Tuesday, March 14, 2006

Dark matter not so dark anymore?

The Q4 current account deficit set a record at just under $225B, or nearly $1T (that's trillion) annualized. More ominous, at least to me, the net investment income went negative in Q4. I wonder if the dark matter faithful are scratching their heads today.

Faith in the virtues of "dark matter" is strong among economists who don't worry about the the eventual effects of the US current account deficit. Dark matter being the term used to describe the curious phenomenon where US receipts on US owned foreign assets exceeds US payments on foreign owned US assets despite US owned foreign assets being valued at far less (roughly $2.5T less) than foreign owned US assets.

According to these economists, so long as the dark matter phenomenon holds true, there is little to fear from the growing imbalance in the net investment position as net income flows will remain US positive.

Net income flow in the external accounts can perhaps be easier to consider if viewed more simply as debt service. If you as an asset holder could go ever deeper into debt, but your debt service payments never exceeded asset income, you could continue to increase your debt with impunity. Until, that is, the curious condition was resolved.

Once debt service payments started to rise above asset income you would probably have to stop taking on additional debt and would likely look to pay off the old debt. Once the balance sheet becomes net income negative, the day of reckoning has arrived. This is the classic currency crisis of banana republics around the world. The greater the income outflow the greater the trade surplusses must be to compensate. It looks to me as if the US is nearing a similar state of affairs.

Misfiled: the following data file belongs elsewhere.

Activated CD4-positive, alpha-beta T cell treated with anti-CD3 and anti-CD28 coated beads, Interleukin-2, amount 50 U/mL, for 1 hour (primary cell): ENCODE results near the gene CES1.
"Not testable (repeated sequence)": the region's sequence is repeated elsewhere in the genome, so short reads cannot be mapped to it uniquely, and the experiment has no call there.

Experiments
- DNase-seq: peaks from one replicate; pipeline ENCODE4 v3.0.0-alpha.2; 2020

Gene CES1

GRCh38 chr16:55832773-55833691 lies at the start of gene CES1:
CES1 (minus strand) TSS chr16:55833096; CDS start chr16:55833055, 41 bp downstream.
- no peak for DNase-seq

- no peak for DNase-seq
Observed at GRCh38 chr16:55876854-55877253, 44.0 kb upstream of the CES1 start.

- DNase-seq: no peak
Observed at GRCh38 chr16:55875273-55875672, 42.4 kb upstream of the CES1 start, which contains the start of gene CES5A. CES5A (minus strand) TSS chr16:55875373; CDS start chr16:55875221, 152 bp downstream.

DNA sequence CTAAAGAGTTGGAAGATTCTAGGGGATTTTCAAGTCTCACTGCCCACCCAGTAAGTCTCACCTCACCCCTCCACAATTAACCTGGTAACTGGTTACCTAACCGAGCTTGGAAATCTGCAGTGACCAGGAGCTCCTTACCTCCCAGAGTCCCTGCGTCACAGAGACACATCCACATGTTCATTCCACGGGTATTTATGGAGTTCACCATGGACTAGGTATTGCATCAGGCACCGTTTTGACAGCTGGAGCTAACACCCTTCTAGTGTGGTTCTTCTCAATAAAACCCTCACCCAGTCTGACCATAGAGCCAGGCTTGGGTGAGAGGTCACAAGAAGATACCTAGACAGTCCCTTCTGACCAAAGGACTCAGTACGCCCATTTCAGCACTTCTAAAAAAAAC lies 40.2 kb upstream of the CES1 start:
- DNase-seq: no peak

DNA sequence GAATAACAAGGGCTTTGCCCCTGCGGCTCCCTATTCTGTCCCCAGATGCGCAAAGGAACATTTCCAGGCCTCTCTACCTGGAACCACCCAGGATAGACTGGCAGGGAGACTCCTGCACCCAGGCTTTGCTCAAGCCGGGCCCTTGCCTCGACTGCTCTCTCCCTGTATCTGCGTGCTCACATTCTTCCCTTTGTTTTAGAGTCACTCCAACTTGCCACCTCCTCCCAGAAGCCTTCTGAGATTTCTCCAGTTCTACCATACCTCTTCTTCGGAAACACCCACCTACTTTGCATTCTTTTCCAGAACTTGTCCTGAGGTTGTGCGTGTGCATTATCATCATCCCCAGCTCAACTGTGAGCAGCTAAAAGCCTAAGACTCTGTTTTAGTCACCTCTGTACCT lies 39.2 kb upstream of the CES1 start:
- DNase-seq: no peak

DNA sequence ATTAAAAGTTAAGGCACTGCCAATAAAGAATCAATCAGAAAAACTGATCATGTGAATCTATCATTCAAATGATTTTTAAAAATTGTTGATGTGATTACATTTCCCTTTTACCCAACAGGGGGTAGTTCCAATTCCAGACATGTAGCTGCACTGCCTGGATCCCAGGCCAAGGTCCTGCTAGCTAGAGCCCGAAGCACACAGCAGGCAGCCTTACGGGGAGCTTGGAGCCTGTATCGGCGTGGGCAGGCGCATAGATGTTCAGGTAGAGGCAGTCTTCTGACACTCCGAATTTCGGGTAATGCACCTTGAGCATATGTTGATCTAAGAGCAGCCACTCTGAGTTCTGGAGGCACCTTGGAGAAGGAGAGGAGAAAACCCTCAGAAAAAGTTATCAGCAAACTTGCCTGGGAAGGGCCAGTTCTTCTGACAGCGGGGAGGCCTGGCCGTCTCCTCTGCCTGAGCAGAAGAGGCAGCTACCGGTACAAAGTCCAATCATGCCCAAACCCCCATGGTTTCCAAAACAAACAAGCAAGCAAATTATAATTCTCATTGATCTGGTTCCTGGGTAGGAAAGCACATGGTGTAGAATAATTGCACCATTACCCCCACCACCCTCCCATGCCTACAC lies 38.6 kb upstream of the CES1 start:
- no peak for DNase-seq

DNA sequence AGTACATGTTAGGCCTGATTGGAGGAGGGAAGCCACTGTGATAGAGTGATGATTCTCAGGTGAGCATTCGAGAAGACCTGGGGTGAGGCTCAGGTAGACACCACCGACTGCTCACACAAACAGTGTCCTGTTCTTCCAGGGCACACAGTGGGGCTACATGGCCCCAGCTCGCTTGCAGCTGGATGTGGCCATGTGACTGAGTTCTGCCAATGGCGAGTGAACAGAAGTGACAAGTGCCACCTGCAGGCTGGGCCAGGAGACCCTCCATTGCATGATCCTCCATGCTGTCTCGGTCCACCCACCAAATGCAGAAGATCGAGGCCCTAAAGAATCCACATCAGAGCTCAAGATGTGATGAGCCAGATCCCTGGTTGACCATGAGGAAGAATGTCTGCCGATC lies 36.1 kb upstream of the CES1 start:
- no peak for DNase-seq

US net investment income has been trending lower since a peak in 1984, as one would expect with the positive net investment position shrinking to zero during the 80s and going negative ever since. There is, however, an anomalous spike in net investment income data for 2003 and 2004, which is the basis for the dark matter speculations.

My sense is that ultra low US rates and recent corporate tax breaks for foreign earned income explain the anomalous behavior of the net income data better than the dark matter hypothesis. As the effects of the tax breaks recede and US rates normalize and quite likely, assuming the Fed intends to save the US$ eventually, exceed foreign rates, net investment income will become negative better reflecting the negative net investment position.

Once faith in dark matter is shaken, perhaps the economic powers that be will take a fresh look, a concerned look at the ever widening current account gap.


Joe said...

Please send me the graph jparrette@cox.net i will post it at the Pru Bear site.

I am trying to get a blog going at Xanga and it is giving me fits so I know your pain.